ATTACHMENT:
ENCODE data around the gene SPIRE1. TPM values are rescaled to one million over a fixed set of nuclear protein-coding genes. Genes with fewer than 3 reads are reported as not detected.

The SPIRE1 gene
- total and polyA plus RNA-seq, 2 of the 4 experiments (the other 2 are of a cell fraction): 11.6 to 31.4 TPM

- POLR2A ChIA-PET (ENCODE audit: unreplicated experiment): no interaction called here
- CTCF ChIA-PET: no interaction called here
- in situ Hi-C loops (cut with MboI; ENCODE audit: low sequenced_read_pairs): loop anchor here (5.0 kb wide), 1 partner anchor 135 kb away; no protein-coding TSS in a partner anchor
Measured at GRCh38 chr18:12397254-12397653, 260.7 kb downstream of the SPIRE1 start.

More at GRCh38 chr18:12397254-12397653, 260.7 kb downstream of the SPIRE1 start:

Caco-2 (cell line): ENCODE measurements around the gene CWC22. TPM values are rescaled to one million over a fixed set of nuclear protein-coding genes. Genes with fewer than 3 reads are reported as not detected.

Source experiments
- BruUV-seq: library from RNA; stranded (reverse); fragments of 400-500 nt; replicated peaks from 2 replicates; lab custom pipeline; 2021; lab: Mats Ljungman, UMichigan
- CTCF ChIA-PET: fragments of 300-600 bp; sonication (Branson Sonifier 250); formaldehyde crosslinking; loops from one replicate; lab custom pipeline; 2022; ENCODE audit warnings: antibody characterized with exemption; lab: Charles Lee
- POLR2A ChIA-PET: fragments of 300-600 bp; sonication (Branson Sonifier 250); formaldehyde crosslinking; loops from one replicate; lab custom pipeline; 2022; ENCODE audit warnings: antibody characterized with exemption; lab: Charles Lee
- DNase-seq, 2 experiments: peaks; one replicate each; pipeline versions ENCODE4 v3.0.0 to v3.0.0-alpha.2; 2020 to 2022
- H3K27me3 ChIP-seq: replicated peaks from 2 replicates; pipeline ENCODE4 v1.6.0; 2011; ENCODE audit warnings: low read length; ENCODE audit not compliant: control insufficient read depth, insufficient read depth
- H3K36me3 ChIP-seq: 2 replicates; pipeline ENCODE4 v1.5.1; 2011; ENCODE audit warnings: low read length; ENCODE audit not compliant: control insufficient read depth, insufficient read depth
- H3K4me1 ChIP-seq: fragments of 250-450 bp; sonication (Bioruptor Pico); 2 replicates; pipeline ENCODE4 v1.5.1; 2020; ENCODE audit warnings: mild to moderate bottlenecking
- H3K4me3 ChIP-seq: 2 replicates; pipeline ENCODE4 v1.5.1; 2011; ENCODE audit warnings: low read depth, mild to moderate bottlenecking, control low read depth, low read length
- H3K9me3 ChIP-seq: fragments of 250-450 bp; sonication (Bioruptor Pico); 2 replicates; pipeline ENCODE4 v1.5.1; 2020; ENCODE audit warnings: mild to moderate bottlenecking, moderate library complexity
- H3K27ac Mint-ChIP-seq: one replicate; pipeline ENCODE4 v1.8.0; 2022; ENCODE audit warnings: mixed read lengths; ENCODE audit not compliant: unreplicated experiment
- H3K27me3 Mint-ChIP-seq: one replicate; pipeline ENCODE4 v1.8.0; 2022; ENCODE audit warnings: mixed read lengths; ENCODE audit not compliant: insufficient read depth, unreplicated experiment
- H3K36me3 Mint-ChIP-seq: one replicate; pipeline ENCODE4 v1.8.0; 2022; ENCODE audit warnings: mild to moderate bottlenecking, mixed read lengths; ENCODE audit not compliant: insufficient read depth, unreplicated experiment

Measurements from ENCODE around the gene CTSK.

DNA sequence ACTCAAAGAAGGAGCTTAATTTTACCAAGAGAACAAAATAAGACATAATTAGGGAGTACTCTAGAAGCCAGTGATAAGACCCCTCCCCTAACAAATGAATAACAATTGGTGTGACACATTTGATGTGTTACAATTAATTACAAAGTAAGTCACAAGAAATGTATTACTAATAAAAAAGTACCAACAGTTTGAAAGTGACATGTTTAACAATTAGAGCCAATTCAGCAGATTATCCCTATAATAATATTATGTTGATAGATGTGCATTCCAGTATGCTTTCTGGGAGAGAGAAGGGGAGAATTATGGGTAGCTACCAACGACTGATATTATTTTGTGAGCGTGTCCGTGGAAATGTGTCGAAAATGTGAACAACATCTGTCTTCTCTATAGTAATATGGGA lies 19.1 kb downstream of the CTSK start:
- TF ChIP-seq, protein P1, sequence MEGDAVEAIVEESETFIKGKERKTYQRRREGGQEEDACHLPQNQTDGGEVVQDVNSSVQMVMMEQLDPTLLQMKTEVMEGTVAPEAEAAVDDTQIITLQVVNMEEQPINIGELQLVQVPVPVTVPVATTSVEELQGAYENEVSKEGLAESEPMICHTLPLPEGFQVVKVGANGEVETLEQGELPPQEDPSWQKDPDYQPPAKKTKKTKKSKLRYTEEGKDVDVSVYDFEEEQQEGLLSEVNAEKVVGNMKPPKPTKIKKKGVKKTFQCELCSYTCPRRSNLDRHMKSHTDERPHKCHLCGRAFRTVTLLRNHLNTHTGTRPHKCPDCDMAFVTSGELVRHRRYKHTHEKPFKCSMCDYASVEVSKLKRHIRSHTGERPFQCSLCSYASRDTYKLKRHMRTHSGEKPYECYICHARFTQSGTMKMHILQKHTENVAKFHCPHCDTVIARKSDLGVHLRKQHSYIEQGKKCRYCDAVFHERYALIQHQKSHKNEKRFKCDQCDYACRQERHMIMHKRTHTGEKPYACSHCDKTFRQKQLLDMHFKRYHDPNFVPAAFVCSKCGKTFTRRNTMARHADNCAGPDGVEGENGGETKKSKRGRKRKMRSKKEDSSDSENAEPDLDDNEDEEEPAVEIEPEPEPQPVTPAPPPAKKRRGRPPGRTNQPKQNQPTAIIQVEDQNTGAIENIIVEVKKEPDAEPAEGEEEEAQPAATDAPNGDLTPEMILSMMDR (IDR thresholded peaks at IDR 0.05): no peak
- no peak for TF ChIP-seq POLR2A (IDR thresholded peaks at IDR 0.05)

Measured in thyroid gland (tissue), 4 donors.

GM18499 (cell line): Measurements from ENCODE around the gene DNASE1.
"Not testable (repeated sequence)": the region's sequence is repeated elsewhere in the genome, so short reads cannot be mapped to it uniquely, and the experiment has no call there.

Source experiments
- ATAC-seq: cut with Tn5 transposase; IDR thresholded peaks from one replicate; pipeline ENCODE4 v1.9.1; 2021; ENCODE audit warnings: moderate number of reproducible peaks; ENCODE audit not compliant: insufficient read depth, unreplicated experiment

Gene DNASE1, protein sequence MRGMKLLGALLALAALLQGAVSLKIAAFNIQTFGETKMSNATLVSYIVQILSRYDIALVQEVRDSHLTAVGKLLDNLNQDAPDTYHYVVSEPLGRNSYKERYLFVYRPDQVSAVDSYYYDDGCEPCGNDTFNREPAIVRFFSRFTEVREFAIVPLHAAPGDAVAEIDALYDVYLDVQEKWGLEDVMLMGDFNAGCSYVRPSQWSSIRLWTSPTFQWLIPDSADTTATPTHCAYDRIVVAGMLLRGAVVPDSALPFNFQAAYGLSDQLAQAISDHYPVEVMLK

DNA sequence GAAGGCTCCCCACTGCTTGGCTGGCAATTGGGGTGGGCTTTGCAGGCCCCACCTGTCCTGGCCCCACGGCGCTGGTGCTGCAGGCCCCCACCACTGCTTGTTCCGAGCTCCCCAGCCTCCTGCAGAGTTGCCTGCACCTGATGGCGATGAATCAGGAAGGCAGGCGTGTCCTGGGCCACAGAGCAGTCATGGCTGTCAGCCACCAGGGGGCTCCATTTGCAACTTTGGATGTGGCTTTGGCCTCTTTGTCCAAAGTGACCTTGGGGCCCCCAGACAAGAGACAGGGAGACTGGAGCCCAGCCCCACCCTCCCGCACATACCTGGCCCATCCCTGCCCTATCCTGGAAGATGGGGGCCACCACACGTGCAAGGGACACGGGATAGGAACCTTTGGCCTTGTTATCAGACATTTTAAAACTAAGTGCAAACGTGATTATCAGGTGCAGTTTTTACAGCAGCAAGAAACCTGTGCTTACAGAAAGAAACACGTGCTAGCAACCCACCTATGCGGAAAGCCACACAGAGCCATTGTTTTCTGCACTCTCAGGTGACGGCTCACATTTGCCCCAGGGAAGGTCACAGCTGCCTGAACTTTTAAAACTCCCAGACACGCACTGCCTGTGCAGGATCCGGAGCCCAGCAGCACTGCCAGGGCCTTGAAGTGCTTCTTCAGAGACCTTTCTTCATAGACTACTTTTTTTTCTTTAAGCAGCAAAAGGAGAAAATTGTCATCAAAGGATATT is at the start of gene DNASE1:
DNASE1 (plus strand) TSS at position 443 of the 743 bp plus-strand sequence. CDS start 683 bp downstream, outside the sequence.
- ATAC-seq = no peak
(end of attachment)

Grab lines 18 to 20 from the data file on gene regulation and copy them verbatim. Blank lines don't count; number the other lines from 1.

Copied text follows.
- H3K4me3 ChIP-seq: 2 replicates; pipeline ENCODE4 v1.5.1; 2011; ENCODE audit warnings: low read depth, mild to moderate bottlenecking, control low read depth, low read length
- H3K9me3 ChIP-seq: fragments of 250-450 bp; sonication (Bioruptor Pico); 2 replicates; pipeline ENCODE4 v1.5.1; 2020; ENCODE audit warnings: mild to moderate bottlenecking, moderate library complexity
- H3K27ac Mint-ChIP-seq: one replicate; pipeline ENCODE4 v1.8.0; 2022; ENCODE audit warnings: mixed read lengths; ENCODE audit not compliant: unreplicated experiment